I'll don't know if you'll strike gold or not, but it's worth a little digging to see if there is any. How much do these credits cost you as a part of the land price? What can you do with them or what do they give you (such as tax credits or density bonuses) in exchange? Can you find land for less than its credit's value, whether sold or used? What can you still do on the land after allowing the "conservation easement" restriction to be put on it? Can you buy the land, strip off the credits and then resell it for about what you paid?

In any event, the old saw about Location, Location, Location never applied more than it does for small pieces of farmland. 

Good luck!

Originally posted by @Richard C. :
Originally posted by @Derek LeBlanc:

@Richard C. 

i know, hes so dumb that hes made millions and does whatever he wants whenever he wants.    what a life huh?

 If he has millions, he didn't make it growing corn in New Hampshire.

 Absolutely true.  There's an old joke we always told when I was a kid.  Farmer dies and leaves the farm and cash to three sons.  First son says "I'm taking my cash and going to med school".  Second one says "I'm going to law school."  Third one says "Guess I'll stay here and work the farm until I run out of money."  Prices are high now and farmers can make money.  OTOH when we were kids we were expected to work on the farm and got a share of the profits.  One summer I got $100 for my entire summer and that was purely a gift from my grandpa.  There are so many factors that can result in a season being a complete loss.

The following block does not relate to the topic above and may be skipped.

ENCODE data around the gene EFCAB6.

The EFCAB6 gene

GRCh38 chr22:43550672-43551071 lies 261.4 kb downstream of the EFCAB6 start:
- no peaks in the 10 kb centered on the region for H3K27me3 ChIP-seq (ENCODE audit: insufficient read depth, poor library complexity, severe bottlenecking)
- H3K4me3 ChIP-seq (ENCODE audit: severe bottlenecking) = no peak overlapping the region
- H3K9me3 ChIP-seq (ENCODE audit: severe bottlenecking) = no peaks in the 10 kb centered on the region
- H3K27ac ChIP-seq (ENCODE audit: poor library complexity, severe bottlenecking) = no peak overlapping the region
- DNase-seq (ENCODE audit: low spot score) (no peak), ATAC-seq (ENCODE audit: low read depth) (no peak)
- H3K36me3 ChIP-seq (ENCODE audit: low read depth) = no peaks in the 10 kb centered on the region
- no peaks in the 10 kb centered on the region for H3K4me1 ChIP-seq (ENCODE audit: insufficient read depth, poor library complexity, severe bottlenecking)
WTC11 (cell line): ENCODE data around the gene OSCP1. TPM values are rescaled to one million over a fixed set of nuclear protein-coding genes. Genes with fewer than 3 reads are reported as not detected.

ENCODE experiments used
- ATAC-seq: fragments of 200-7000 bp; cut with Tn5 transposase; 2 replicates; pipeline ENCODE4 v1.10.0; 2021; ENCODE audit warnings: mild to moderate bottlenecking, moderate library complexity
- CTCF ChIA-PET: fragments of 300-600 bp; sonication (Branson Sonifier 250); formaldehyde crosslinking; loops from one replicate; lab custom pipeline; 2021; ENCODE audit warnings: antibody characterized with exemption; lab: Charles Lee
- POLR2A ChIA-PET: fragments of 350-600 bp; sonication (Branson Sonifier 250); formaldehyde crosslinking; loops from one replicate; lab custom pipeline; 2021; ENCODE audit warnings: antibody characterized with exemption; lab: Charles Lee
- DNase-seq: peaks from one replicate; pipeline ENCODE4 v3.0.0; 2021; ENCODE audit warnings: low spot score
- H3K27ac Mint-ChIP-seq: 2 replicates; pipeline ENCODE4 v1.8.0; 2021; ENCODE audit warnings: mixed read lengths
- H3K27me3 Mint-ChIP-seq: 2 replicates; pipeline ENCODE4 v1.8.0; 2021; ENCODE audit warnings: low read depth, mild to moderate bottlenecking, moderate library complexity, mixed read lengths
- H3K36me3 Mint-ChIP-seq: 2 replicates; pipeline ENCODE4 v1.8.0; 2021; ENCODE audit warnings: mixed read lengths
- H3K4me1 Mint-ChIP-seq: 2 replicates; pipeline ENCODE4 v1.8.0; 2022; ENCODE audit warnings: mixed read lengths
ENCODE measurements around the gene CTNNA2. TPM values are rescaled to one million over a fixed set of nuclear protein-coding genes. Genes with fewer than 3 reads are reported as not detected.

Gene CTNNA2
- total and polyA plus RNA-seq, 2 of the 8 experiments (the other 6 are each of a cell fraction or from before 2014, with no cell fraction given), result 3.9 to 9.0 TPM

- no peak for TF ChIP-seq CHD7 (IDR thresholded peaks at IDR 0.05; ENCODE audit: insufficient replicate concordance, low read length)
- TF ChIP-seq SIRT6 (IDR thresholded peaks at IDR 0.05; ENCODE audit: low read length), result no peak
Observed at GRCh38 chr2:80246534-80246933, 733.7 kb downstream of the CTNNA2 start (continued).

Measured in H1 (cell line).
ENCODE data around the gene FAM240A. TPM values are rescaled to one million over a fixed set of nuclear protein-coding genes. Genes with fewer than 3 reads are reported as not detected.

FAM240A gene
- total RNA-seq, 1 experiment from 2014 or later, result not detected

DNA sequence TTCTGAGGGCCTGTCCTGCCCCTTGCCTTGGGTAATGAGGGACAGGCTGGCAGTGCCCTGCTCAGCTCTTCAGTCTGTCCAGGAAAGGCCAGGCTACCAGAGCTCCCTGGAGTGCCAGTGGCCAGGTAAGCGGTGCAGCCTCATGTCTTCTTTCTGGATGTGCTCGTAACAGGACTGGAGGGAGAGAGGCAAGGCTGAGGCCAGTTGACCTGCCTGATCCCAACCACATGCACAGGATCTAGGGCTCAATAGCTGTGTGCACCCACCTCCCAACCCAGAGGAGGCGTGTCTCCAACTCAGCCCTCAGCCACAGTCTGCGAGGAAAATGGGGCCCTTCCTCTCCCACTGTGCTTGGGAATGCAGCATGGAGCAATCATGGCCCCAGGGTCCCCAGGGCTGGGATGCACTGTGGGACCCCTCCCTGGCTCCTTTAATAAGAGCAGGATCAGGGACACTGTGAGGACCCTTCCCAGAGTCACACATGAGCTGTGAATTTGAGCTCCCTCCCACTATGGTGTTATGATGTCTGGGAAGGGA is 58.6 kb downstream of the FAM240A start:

The people who do manage to make some money are like my friend where they can spread their investment over a lot of acreage.  The guys who really make money are the big factory farmers who have hundreds of thousands of acres in the great plains.